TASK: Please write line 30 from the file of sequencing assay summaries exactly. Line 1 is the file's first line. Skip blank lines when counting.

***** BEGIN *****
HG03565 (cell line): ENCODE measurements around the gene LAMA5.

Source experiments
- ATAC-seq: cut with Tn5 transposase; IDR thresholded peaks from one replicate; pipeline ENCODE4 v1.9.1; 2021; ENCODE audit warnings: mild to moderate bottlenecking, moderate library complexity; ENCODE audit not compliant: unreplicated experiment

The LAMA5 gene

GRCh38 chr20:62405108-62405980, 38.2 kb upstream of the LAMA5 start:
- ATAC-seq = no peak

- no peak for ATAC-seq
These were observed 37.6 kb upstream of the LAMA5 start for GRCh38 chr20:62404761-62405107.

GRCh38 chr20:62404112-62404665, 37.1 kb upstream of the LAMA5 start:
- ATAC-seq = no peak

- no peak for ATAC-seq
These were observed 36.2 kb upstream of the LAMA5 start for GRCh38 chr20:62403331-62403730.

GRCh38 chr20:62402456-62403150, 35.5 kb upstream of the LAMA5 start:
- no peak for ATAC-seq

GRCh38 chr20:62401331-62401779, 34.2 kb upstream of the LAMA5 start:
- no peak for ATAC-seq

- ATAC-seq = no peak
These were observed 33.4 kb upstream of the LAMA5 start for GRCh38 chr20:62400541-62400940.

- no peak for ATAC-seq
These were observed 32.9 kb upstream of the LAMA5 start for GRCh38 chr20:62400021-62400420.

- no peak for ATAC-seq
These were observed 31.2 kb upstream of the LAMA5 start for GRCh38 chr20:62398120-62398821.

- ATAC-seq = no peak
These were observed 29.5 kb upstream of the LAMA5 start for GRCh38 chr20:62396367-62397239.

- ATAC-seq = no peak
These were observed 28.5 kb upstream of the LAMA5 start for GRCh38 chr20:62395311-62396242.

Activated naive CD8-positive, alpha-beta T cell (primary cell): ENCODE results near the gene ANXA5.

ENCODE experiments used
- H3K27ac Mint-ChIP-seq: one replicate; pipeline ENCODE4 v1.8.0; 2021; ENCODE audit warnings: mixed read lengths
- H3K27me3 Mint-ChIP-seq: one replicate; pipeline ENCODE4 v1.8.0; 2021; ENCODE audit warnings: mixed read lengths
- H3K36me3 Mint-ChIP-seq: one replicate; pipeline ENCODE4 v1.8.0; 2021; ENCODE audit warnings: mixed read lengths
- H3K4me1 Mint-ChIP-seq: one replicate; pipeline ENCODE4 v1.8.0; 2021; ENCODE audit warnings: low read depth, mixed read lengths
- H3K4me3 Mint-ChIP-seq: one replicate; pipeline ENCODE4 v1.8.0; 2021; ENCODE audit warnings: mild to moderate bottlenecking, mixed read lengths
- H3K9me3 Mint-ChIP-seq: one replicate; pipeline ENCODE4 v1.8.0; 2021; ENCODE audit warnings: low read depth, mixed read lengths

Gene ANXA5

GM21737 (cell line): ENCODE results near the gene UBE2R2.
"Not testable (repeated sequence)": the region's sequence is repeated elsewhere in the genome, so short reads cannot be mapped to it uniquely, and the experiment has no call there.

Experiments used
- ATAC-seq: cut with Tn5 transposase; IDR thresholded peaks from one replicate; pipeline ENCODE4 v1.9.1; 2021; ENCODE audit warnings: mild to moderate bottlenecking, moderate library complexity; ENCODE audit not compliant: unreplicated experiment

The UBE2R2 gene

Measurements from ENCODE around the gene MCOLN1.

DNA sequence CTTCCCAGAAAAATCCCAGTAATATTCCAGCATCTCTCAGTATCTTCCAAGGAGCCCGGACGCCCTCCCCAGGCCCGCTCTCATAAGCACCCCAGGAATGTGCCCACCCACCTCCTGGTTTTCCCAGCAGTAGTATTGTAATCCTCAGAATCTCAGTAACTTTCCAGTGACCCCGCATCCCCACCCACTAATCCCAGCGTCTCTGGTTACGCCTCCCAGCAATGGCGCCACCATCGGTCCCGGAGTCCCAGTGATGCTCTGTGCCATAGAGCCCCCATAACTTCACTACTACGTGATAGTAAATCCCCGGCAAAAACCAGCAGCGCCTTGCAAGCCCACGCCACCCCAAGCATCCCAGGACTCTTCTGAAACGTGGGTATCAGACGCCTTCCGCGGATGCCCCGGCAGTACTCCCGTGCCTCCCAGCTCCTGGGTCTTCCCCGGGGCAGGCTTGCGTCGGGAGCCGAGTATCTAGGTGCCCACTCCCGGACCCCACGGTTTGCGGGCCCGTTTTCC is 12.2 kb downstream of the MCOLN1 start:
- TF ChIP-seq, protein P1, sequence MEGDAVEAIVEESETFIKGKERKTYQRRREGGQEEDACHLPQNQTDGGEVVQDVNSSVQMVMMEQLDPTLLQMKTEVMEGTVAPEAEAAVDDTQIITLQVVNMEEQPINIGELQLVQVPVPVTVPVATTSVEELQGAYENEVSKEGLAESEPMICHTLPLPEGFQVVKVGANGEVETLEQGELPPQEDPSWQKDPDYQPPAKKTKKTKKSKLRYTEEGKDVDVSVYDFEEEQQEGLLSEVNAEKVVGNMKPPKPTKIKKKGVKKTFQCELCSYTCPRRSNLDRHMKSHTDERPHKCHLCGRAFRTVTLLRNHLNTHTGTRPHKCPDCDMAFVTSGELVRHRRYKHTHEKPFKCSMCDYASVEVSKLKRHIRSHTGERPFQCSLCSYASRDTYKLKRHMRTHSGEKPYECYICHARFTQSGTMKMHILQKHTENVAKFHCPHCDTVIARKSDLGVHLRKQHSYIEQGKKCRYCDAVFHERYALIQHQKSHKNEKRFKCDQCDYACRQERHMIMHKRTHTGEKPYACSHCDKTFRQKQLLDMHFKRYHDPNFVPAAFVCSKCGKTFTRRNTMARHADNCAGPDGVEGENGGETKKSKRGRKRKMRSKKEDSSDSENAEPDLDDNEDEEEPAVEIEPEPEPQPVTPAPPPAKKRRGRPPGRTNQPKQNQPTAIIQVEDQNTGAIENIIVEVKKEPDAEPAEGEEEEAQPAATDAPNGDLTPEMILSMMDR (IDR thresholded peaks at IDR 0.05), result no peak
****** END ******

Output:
- H3K27me3 Mint-ChIP-seq: one replicate; pipeline ENCODE4 v1.8.0; 2021; ENCODE audit warnings: mixed read lengths